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Historic Win as Federal Court Rules Against Gerrymandering

A rally to end gerrymandering outside the Supreme Court on 3/26/19, as the Justices hear a Maryland and North Carolina case on gerrymandering.
A rally to end gerrymandering outside the Supreme Court on 3/26/19, as the Justices hear a Maryland and North Carolina case on gerrymandering. (Photo: Victoria Pickering)

“There comes a point and a time in which the courts have to intercede to protect constitutional rights.”

Last Thursday, in a court case about gerrymandering, federal judges in Michigan unanimously struck down 34 of Michigan’s U.S. House and state legislative districts as unconstitutional.

The ruling marks the latest example in a series of federal court decisions challenging the constitutional legitimacy of partisan gerrymandering. A pair of cases from Maryland and North Carolina are currently being judged by the Supreme Court.

“Federal courts must not abdicate their responsibility to protect American voters from this unconstitutional and pernicious practice that undermines our democracy. Federal courts’ failure to protect marginalized voters’ constitutional rights will only increase the citizenry’s growing disenchantment with, and disillusionment in, our democracy, further weaken our democratic institutions, and threaten the credibility of the judicial branch,” the decision reads.

Gerrymandering and ‘Packing’ Districts

Gerrymandering occurs through “packing,” where Democratic or Republican voters are stuffed into a few districts, and “cracking,” where voters are spread out over districts to render them minorities.

The panel cited internal emails from GOP aides strategizing ways to “pack and crack” the electoral map and “cram all of the Dem garbage… into only four districts.”

“The breadth of evidence of discriminatory intent, from these multifarious sources, renders Senate intervenors’ ‘legislative intent’ argument meritless,” Justice Clay wrote.

The Michigan decision requires the state legislature produce new maps by August 1, and could have a significant impact on 2020 elections.

A Conservative Defense of Gerrymandering

Conservative critics of judicial interference in state districting argue it represents an attempt to impose “proportional representation”, an electoral system where legislative seats are distributed based on a state’s percentage share of the vote. The National Review’s James W. Lucas argues this set a dangerous precedent for future litigations:

“The elections clause of Article I of the Constitution explicitly provides that Congress and state legislatures shall determine the “Times, Places and Manner of holding Elections for Senators and Representatives… If a constitutional text as clear and explicit as the elections clause can be thus judicially repealed using the equal-protection clause, what’s to stop a Supreme Court freshly packed with more leftists from using the equal-protection clause against other leftist constitutional bugaboos explicitly set out in the Constitution, such as the Senate or the Electoral College?”

Allison Riggs, chief litigator on behalf of the League of Women Voters, is challenging Lucas’ argument. Riggs’ case, Rucho vs. The League of Women Voters of North Carolina, is part of a pair of partisan-gerrymandering cases heard by the Supreme Court in March. According to Riggs:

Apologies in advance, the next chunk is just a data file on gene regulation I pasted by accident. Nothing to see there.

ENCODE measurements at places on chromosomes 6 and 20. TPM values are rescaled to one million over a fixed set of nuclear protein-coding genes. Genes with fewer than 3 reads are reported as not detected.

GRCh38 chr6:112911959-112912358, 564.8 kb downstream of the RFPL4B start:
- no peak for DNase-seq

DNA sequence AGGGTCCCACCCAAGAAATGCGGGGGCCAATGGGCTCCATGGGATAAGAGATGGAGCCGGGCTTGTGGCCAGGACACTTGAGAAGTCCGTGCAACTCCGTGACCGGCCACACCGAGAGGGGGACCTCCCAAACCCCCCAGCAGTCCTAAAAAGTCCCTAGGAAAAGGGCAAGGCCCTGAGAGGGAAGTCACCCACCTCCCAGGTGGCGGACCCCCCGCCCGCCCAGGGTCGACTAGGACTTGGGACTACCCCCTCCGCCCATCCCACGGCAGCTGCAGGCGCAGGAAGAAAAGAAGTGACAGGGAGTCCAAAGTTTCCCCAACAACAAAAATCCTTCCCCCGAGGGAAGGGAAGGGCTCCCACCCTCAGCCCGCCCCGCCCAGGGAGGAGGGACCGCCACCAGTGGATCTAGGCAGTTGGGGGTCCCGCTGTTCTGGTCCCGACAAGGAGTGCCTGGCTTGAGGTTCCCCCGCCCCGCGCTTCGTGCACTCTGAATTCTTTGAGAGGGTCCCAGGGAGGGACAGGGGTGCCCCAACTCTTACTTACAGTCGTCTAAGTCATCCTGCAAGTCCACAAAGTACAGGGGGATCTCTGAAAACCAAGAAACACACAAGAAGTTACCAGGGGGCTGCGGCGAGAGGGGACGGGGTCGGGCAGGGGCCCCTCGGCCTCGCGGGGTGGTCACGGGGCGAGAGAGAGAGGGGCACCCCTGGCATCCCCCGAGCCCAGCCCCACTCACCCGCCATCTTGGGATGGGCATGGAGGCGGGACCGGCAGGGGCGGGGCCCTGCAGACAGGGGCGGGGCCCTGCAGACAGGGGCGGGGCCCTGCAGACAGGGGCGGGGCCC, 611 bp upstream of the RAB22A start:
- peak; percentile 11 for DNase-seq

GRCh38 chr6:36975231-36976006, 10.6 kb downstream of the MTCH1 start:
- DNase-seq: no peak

“The North Carolina legislature has passed probably 25 or more unconstitutional laws this decade that courts have struck. And the conservatives on the Court want democracy to fix this. They don’t want the courts to fix it. Gorsuch and Kavanaugh kept trying to pound this drum about, “Well, states can fix this themselves. We don’t need to do it.” They want to leave this stuff to the voters, but there comes a point and a time in which the courts have to intercede to protect constitutional rights. If you rig electoral districts so that it doesn’t matter if voters turn out in record numbers, it doesn’t matter if you have a five point democratic swing in North Carolina. You’re still going to have the same electoral outcome.”

Riggs doesn’t believe politics needs to be entirely removed from districting, but that agreed upon boundaries should to be set to prevent egregious cases of partisan-gerrymandering.

Critics of partisan gerrymandering argue it erodes public trust in the democratic process. Consider Rep. David Lewis’ (R-NC) remarks when he led North Carolina’s redistricting initiative in 2016: “I propose that we draw the maps to give a partisan advantage to 10 Republicans and three Democrats because I do not believe it’s possible to draw a map with 11 Republicans and two Democrats.”

That year, NC Republicans won 10 of 13 House seats, even though Democrats won 47 percent of the state vote.

According to a 2018 Axios poll, only 51% of Americans have faith in American democracy, while 37% have lost faith.

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Peter Castagno

Peter Castagno is a freelance writer with a Master’s degree in International Conflict Resolution. He has traveled throughout the Middle East and Latin America to gain firsthand insight in some of the world’s most troubled areas, and he plans on publishing his first book in 2019.

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